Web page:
Blog Directory CineVerse: Very Cary, auspiciously Audrey, but essentially Alfred

Very Cary, auspiciously Audrey, but essentially Alfred

Wednesday, June 17, 2020

Any filmmaker who has attempted to outdo Alfred Hitchcock in the suspense/thriller department, or slavishly imitate his style, has usually failed. But not always. One shining example of a Hitchcockian film that you might swear was directed by the Master himself if you didn't know any better is Charade, a 1963 outing helmed by Stanley Donen, which fits neatly within the Hitchcock canon in multiple ways. We counted those ways last week during our CineVerse meeting and discussed the following:

Other films and works that Charade makes us think of

  • Hitchcock thrillers like North by Northwest and To Catch a Thief as well as Vertigo
  • James Bond spy thrillers of the time, including Dr. No, From Russia With Love, and Goldfinger
  • Once Upon a Time in the West
  • 1960s stylish crime comedies and romantic thrillers, especially ones set in foreign countries, such as Arabesque, How to Steal a Million, Mirage, and The Pink Panther
  • Agatha Christie’s And Then There Was None

This film has been hailed as the greatest Hitchcock picture not made by Hitchcock himself. How does this movie look and feel like a Hitchcock film?

  • It casts Cary Grant, who starred in four outstanding films for Hitchcock: North by Northwest, To Catch a Thief, Notorious, and Suspicion.
  • It uses the theme of the wrong man suspected of a crime or act that he (in this case, a woman) did not commit, which Grant played to perfection four years earlier in North by Northwest. It also employs two other common Hitchcock themes: deception and duplicity.
  • It features a MacGuffin—a device that motivates the characters but which doesn’t matter much to the overall story or our satisfaction with the movie. Here, the MacGuffin is the missing $25,000, which later turns out to be three rare stamps.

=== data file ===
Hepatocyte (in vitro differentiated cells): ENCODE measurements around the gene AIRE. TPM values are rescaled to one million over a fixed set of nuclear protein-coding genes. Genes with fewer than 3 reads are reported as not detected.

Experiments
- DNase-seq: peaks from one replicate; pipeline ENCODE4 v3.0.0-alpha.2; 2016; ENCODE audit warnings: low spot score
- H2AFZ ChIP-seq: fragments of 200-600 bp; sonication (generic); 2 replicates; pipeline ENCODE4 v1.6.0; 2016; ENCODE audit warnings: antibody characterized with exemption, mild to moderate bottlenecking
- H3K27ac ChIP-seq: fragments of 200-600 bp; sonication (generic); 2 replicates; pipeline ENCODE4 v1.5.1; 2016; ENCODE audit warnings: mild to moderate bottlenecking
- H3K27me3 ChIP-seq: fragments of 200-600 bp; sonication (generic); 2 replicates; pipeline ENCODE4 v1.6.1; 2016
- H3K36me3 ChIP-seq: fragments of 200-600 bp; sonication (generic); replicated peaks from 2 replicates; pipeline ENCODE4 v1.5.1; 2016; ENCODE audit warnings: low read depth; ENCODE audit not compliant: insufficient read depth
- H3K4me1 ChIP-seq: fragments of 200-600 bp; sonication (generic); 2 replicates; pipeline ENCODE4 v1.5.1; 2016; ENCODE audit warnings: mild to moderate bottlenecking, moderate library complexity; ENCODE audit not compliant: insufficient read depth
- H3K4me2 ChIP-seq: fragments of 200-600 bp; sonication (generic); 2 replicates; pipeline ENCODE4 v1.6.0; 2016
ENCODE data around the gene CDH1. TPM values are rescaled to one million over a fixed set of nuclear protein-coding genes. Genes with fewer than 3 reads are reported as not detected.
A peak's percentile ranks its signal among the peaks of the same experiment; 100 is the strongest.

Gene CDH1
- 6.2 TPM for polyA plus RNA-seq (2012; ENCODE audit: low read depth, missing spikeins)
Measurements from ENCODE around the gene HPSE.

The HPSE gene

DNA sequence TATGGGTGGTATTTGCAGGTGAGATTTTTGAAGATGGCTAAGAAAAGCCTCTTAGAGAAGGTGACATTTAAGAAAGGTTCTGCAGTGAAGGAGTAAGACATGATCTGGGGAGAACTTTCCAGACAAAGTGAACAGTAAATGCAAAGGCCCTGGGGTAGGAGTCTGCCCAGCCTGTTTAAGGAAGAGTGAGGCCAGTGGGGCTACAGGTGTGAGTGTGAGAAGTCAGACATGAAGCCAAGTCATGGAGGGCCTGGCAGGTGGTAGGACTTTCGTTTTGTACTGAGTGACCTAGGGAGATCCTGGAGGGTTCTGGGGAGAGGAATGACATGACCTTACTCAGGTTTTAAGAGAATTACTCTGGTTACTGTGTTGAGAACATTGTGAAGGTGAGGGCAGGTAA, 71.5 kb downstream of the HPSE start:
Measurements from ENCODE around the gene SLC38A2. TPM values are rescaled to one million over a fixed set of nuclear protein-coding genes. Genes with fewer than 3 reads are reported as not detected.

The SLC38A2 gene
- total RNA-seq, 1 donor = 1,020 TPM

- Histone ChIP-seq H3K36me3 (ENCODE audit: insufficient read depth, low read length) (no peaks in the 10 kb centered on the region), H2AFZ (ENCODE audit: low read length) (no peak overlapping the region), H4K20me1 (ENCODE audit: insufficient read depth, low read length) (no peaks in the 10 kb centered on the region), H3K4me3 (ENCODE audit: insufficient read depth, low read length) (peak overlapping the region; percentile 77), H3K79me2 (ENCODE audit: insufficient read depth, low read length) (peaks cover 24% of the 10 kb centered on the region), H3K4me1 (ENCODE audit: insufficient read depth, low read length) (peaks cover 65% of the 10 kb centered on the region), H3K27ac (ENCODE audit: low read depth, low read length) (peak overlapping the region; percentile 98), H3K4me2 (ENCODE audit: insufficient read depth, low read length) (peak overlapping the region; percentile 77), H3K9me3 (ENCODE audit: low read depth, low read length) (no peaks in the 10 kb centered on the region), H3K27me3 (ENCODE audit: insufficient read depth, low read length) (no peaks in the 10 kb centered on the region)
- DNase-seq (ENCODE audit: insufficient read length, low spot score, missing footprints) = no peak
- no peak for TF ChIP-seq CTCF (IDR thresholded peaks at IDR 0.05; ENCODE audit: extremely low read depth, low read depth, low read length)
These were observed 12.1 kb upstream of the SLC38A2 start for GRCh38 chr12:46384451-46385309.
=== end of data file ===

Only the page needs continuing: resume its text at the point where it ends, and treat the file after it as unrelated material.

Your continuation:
• It deftly balances the Hitchcock blend of suspense, black comedy, intrigue, and romance between two attractive leads.
  • It’s set and filmed in a romantic and picturesque location—in this case Paris—similar to how Hitchcock filmed To Catch a Thief in the south of France and showcased all the lavish facets of that country. Here, as in many Hitchcock films, our characters also interact with or observe popular landmarks, such as Notre Dame, Champs-Élysées, and the Palais Royale. Hitchock reveled in featuring American landmarks like the Golden Gate Bridge, Mount Rushmore, and the Statue of Liberty in some of his movies.
  • The opening titles are reminiscent of visually arresting and textually animated openings for Vertigo and Psycho.
  • Aping Hitchcock, there’s even a cameo by the director, Stanley Donen, who appears, opposite the film’s screenwriter, in one of the elevator scenes.
  • Unlike most Hitchcock films, however, this one infused more comedic and cutesy elements into the story, which created a more lighthearted tone. This tone would be more consistent with a latter Hitchcock work like Family Plot or, to some degree, The Trouble With Harry.

What did you find interesting, unexpected, or surprisingly different about Charade?

  • It can quickly turn from light and funny to dark and disturbing. One moment we’re enjoying a chuckle-inducing scene between Grant and Hepburn and a few scenes later we are shown the victim of a brutal murder (such as a man drowned, a man with his throat cut, and another man who has been asphyxiated with a plastic bag).
  • There’s a lot more action, perhaps, than you’d expect in this film, especially action demanded of Grant’s character, despite the actor and the character being in his late fifties. Peter has to grapple acrobatically with a hook-handed hulk, run full bore in pursuit of Regina, and engage in a nimble shootout with Hamilton.
  • The casting is impressive, considering the presence of Walter Matthau, James Coburn, and Oscar winner George Kennedy in addition to Hepburn and Grant.
  • Criterion Collection essayist Bruce Eder wrote: “Charade occupies a special place among sixties thrillers. In an era of spy films resplendent with macho-driven eroticism (the James Bond series), cynicism (Michael Caine’s Harry Palmer series), or farcical irreverence (Casino Royale; the Flint movies, with Charade costar James Coburn), it was the only successful take on the genre to place a woman at its center.”

Other films directed by Stanley Donen

  • On the Town
  • Royal Wedding
  • Singin’ in the Rain
  • Seven Brides for Seven Brothers
  • Funny Face
  • The Pajama Game
  • Damn Yankees
  • Indiscreet

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